While welcoming this move, Labour Humanists urge the government to also look at the welfare of animals condemned to ritual slaughter. Humanists UK have shown that approximately 650,000 animals a week are slaughtered without being stunned beforehand. We believe that the right of animals to a humane as possible slaughter takes precedence over religious teachings. At the very least, meat packaging should clearly indicate whether the animal in question was killed without being pre-stunned.



Abroad …


Needless to say, we were all horrified by the far-right violence in Charlottesville and the death of anti-racist protester Heather Heyer on 19th August. The resurgence of morally and intellectually bankrupt notions such as scientific racism and anti-Semitism among a section of the American Right is of deep concern, especially given the easy transmission of such propaganda through social media. It is very disappointing, to say the least, that President Trump stopped short of explicitly condemning the far-right and their actions, and that Nigel Farage defended Trump’s weak Tweets and alarming statements.



The Independent reports on women in Afghanistan launching the #WhereIsMyName campaign in protest at the Afghan custom of erasing women’s names. According to this patriarchal custom, women’s forenames do not appear on their birth certificate, wedding invitations or even gravestones. Instead, they are written as the mother/sister/daughter of Mr X. A member of the campaign, Batool Mohammadi, recounts: “I went to a private bank office to fill up the form, when the manager asked my mother’s name, I paused for few seconds, because I had actually forgotten my mother’s name. Nobody in all these years asked or called her by her name.”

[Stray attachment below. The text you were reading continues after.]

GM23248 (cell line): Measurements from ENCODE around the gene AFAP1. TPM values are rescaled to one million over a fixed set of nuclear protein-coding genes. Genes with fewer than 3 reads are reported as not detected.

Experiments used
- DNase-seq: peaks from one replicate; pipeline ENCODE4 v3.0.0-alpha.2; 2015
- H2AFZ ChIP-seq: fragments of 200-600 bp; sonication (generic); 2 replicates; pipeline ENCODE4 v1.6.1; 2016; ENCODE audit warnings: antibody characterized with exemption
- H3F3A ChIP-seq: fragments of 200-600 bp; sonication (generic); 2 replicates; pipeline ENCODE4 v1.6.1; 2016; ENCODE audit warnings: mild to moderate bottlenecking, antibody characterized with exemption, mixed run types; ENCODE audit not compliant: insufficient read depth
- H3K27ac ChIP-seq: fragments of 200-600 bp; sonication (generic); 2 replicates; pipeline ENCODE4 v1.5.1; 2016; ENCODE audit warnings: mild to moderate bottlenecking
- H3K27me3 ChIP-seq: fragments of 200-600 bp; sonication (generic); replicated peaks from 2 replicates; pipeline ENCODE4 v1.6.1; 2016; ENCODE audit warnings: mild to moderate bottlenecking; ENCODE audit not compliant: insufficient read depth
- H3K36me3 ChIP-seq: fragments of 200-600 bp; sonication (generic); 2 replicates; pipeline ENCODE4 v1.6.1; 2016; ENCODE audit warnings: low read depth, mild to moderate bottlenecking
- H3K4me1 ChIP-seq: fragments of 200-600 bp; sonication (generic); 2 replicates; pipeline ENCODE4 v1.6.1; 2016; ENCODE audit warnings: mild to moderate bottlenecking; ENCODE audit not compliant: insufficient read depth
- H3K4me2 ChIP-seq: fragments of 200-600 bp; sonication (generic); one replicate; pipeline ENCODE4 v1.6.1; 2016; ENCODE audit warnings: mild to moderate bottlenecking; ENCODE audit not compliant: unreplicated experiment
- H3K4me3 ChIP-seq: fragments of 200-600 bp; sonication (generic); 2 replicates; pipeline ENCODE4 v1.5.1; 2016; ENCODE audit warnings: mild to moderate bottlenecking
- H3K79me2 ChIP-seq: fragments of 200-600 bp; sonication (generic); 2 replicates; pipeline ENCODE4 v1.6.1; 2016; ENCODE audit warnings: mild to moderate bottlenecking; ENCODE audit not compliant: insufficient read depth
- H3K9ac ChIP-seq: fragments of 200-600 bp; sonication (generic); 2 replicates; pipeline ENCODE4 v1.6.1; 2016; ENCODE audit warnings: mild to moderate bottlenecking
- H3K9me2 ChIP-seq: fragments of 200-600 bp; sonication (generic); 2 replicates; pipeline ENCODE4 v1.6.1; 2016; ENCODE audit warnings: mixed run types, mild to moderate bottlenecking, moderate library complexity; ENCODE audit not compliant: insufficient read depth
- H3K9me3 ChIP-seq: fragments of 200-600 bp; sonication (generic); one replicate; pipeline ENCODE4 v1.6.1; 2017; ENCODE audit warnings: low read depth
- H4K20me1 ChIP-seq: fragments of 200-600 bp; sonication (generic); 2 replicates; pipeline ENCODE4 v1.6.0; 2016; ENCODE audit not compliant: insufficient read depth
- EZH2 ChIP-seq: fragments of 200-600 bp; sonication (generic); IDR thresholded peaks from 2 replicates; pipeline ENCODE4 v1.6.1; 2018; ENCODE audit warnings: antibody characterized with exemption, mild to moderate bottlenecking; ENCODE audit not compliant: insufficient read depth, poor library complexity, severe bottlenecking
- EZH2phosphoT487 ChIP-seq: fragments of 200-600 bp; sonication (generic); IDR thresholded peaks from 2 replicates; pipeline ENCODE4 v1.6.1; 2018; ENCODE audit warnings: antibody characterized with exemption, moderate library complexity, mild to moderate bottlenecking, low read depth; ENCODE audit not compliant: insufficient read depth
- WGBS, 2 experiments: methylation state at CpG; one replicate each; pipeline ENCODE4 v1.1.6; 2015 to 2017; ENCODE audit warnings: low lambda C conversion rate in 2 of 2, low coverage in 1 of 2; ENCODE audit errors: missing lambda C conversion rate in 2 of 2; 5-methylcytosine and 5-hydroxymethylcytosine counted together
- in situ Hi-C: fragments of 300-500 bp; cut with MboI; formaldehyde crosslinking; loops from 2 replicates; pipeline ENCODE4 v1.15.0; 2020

“Don’t mess with my outfit”

Turkish women took to the streets to protest against increasing physical and verbal threats and violence perpetrated against them for their choice of clothing. Bearing signs “don’t mess with my outfit” as well as carrying denim shorts on hangers, the women were railing against conservative attitudes towards dress codes, which they say have been reinforced by President Erdogan’s Islamist-rooted party and policies.


Party news …

CAC Elections

There is still time for members to vote in the Conference Arrangements Committee elections. Labour Humanists is not a factional grouping, and we welcome supporters from across the party in our efforts to increase the voice of humanism in Labour policy. As such, we are not backing a slate in the elections. However, we do ask supporters to consider voting for Michael Cashman, who is a member of the All Party Parliamentary Humanist Group (APPHG) and an associate of the National Secular Society.


Chika Amadi

Labour Humanists are pleased to see the party has taken quick action in suspending Labour councillor Chika Amadi after her unacceptable comments on homosexuality. Amadi’s comments are deeply hurtful to LGBT people in and outside the party, and further comments from Amadi supporting FGM have since surfaced. We welcome the suspension, and urge the party to ensure stringent vetting of candidates whose views do not align with progressive values and could bring the party into disrepute.


Yours faithfully,

Samuel Fawcett

Social Media and Website Editor



An interview with our new Chair – Joan Smith

Earlier this year, Joan Smith became Chair of Labour Humanists. We interviewed her about her work, what Humanism means to her and how it relates to the Labour Party.